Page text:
Wildfires and droughts have caused $120 billion in damage over the last 30 years.
"And unfortunately, the size of the damage is growing over time, as the drought actually lasts longer and longer each year," said Laura Adams, senior real estate analyst at Aceable, an online educational platform and resource for agents.
And those dry conditions are leading to wildfires much later in the year than they used to be. Historically, Adams said wildfires are happening between May and October, but that has really shifted with some fires recorded through December in years past.
Last year, 58,985 wildfires burned 7.1 million acres across the U.S., according to the National Interagency Fire Center. In 2020, the burn area was 3 million acres more.
"So, unfortunately, if firefighters can't get to all these fires, they can wipe out entire communities in minutes," Adams said.
And not only does that affect homes that can be burned, but droughts can cause a lot of other issues, like cracking and shifting their foundation and even sinking your home.
"There's a lot to think about when we were considering what damage droughts and wildfires can do to our property," Adams said.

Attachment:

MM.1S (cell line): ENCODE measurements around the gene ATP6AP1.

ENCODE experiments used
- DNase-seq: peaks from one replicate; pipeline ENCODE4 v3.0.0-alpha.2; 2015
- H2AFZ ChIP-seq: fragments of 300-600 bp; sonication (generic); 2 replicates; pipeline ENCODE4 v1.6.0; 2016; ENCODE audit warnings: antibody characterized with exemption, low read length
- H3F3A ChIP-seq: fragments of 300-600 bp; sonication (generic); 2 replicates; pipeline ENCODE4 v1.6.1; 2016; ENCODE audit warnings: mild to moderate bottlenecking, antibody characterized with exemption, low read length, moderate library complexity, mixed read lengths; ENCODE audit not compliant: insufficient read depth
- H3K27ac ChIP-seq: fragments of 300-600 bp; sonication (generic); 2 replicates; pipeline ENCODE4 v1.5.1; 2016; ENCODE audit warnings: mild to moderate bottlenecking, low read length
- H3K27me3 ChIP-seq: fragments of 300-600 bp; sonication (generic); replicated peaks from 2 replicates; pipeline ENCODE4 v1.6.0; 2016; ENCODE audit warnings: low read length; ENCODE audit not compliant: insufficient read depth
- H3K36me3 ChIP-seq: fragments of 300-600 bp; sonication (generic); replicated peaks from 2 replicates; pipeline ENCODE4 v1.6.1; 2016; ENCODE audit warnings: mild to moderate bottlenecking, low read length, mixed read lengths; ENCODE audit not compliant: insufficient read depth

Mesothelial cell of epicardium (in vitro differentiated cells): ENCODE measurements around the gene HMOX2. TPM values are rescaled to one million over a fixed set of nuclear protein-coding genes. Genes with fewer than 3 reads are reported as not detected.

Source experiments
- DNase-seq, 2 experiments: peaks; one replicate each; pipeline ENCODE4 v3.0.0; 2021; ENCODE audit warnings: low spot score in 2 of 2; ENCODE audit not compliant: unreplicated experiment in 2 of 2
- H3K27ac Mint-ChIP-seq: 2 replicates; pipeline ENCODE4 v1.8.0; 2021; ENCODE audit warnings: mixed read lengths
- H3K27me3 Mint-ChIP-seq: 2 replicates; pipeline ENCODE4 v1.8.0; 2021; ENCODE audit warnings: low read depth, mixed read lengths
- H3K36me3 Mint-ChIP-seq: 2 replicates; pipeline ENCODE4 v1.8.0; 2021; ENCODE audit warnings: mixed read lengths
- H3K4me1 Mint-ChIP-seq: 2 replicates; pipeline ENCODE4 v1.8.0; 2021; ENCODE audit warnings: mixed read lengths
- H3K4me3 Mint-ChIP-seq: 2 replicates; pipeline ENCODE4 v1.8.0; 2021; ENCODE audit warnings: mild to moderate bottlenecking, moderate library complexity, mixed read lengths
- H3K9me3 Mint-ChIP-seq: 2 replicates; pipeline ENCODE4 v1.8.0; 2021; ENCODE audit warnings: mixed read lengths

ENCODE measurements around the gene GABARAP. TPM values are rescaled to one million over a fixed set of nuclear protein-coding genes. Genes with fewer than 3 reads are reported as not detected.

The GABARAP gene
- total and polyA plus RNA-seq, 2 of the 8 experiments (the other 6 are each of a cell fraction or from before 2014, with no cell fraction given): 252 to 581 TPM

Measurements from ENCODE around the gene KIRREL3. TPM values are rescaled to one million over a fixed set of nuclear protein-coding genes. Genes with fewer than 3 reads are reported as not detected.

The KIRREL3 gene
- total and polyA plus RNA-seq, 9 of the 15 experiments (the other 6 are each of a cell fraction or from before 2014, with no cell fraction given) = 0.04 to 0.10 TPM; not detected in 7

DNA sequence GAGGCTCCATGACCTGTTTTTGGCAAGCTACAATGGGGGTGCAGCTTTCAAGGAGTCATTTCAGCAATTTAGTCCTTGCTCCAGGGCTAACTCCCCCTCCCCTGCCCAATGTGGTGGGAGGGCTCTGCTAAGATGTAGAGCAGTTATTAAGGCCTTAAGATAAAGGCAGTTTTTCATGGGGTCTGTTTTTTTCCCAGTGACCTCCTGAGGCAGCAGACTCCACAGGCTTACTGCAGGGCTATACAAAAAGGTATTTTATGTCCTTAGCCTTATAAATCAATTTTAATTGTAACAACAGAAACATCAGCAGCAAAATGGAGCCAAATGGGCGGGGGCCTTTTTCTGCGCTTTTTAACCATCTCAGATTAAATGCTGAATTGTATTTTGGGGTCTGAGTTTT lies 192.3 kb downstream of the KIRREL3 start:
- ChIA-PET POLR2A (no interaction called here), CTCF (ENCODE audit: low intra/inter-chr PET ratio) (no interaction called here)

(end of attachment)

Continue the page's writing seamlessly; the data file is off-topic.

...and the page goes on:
Many of the western states, such as California, Oregon, Washington, Idaho and Montana are seeing the most devastation from wildfires.
"We've got to be prepared," Adams said. "You need to make sure that you've got a defensible space … clearing anything that could burn that's close to your property."
Anything that's in your yard that is flammable – from mulch and shrubbery to a lawnmower and propane tank – should be moved farther away from your home.
If you're in the market to buy a home, consumers and real estate agents should think about what they can do to make sure that a home is not going to be subject to a wildfire. If you're selling a home, you want to make sure that it's in good condition. It’s also important to know if fire codes have been updated in your area, especially in a state like California.
"If you're purchasing a home, put that in the contingency," Adams said. "Make sure that you know that the home is up to code when you're buying. And if you're on the selling side, make sure your home will meet those new fire safety standards so that you've got the best chance of selling the home for the highest price possible."
Homeowner's insurance may need to be updated, as well, especially if you live in an area where the home values have gone up recently.
"You actually may be underinsured, so review the amount of coverage you have and make sure that you increase that coverage if necessary," Adams said.
That way, if your home were destroyed by a wildfire, you'd have enough insurance to rebuild it.
Click here to learn more from Aceable.com about what other natural disasters cause the most damage to homes besides wildfires.